With this [the passage in the Talmud] Yebamoth 76b should be compared, according to which Doeg the Edomite pronounced David to be illegitimate on account of his descent from the Moabite Ruth. Similarly, according to Pesikta Rabbati 6 there was a generally held rumor about Solomon: "Is he not the son of Bath-sheba [and consequently illegitimate]?" Also very noteworthy is Yoma 22b, where Rabbi Yehuda says in the name of Samuel: "The dynasty of Saul, to which was attached not the slightest blemish in regard to genealogy, did not last. But the line of David (in which the kingdom lasted), carried around a whole basket full of reptiles on its back [figurative expression for the genealogical blemishes attached to this dynasty]."
Jesus…says in each individual instance: "You have heard that such-and-such is said," i.e., they have heard it that way from the mouth of the Pharisees, who explain and teach the Torah.…
Another legal teaching which the disciples had heard from the mouth of the Pharisees was that the passages Exod. 21:23f. and Lev. 24:19f. are to be explained according to the plain literal sense, that each person may avenge himself. Compare Mo'ed Katan 17a, Baba Bathra 99b, where the conclusion of the discussion is: "A man takes the law into his own hands." And in Yoma 23a, the passage Lev. 19:18, "You shall not avenge yourself, nor keep your anger" is narrowed down, so that revenge is only prohibited if one has suffered property damage through the agency of another person—whereas it is allowed in the case of bodily injury. Jesus, however, recognizes the sense of the law (Lev. 24:19f.) to be that only the court authorized by God may take revenge on evildoers, but the individual person may not—as it stands written in Lamentations 3:30, "He gives his cheek to the one striking him," and Prov. 20:22, "You should not say, I will repay evil. Wait for the Lord, he will help you!" If, however, David is speaking of revenge on his enemies, it is God's enemies who are meant, who as such are also David's enemies. He can say of them: "But you, Lord, be merciful to me and come to my aid, thus will I repay them" (Psalm 41:11).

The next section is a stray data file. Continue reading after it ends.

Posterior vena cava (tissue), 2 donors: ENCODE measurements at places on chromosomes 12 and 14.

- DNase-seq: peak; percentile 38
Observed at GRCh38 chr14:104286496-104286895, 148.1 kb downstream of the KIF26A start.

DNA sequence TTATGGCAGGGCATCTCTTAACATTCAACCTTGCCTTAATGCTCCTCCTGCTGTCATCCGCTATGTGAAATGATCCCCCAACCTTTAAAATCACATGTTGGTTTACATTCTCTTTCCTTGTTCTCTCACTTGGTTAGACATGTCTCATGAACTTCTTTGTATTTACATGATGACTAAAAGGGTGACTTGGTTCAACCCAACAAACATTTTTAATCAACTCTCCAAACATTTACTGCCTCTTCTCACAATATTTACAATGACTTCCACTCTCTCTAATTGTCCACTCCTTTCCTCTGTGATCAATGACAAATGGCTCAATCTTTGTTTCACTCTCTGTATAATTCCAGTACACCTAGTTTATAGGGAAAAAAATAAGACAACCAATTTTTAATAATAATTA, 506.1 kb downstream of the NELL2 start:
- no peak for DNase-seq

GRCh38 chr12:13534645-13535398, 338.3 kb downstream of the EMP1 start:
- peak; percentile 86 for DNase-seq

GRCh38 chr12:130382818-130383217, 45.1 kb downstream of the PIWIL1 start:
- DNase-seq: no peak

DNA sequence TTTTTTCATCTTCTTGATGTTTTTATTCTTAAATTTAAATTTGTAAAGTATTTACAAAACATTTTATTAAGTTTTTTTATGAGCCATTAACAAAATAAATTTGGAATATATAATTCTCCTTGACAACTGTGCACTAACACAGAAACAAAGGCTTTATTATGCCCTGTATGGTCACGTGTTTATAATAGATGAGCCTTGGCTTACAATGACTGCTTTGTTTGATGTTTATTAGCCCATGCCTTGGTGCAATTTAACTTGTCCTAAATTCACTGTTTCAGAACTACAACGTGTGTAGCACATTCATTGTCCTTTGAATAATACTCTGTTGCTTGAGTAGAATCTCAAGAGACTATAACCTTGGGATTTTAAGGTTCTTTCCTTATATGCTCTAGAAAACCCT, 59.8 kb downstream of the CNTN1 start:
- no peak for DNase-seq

Now the difficult passage in verse 43 becomes understandable: "You shall love your neighbor and hate your enemy," which isn't found anywhere in the Torah of Moses. Nevertheless, the disciples had learned it as a genuine teaching of the Torah from the mouth of the Pharisees. Rashi lets us know the source of this basic scriptural interpretation in his commentary to Prov. 3:30: "Do not quarrel with anyone without cause, if he has done no harm to you." Rashi remarks on this passage: "But if he has done harm to you, he has transgressed the commandment, 'You shall love your neighbor as yourself.' He is consequently an evildoer (an enemy of God), and for that reason you may hate him." So is it enjoined in the Talmud, Pesahim 113b: "Whoever commits a transgression, to hate that person is a meritorious work (mitzvah)." In Gittin 7a on the occasion of the quarrel of Geniba with Mar Ukba…: "There will soon be an end of them." Taanith 7b: "One may call every impudent person a scoundrel and hate him." According to Jesus' view of the Old Testament law, one should—to the contrary—love both one's personal enemies and evil people, and should pray for their good (verse 45). In the passage cited, Prov. 3:30, the meaning is rather that in case someone else has done evil, one may certainly remonstrate with him and call him to account, but one may not hate him…